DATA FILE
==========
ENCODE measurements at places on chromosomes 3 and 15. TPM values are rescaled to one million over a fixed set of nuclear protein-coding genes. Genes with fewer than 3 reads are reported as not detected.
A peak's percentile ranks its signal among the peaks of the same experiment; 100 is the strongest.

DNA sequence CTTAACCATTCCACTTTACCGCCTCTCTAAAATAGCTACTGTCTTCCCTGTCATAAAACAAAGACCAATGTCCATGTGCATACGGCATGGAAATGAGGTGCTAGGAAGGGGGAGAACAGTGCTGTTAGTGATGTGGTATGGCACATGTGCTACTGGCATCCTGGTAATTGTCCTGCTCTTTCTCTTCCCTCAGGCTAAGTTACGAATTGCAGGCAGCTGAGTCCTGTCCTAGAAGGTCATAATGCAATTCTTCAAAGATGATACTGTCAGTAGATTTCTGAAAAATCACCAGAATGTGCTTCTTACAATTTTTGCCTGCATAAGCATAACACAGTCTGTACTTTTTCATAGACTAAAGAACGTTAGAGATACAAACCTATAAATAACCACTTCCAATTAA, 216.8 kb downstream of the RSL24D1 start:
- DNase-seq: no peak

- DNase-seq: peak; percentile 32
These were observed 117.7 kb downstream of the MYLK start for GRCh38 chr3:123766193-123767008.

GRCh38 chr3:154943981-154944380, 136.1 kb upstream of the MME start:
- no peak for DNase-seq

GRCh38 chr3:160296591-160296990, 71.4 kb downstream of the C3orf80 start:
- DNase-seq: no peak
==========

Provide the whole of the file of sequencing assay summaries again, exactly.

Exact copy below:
ENCODE measurements at places on chromosomes 3 and 15. TPM values are rescaled to one million over a fixed set of nuclear protein-coding genes. Genes with fewer than 3 reads are reported as not detected.
A peak's percentile ranks its signal among the peaks of the same experiment; 100 is the strongest.

DNA sequence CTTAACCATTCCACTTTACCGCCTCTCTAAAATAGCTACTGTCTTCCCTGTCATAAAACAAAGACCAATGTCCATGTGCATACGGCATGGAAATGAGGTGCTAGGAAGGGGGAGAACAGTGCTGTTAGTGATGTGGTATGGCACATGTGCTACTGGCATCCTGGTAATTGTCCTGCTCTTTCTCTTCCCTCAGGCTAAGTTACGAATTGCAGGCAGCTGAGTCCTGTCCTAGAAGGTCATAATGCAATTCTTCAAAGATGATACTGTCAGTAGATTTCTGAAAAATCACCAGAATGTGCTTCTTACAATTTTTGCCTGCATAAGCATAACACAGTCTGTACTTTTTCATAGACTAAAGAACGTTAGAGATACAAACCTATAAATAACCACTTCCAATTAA, 216.8 kb downstream of the RSL24D1 start:
- DNase-seq: no peak

- DNase-seq: peak; percentile 32
These were observed 117.7 kb downstream of the MYLK start for GRCh38 chr3:123766193-123767008.

GRCh38 chr3:154943981-154944380, 136.1 kb upstream of the MME start:
- no peak for DNase-seq

GRCh38 chr3:160296591-160296990, 71.4 kb downstream of the C3orf80 start:
- DNase-seq: no peak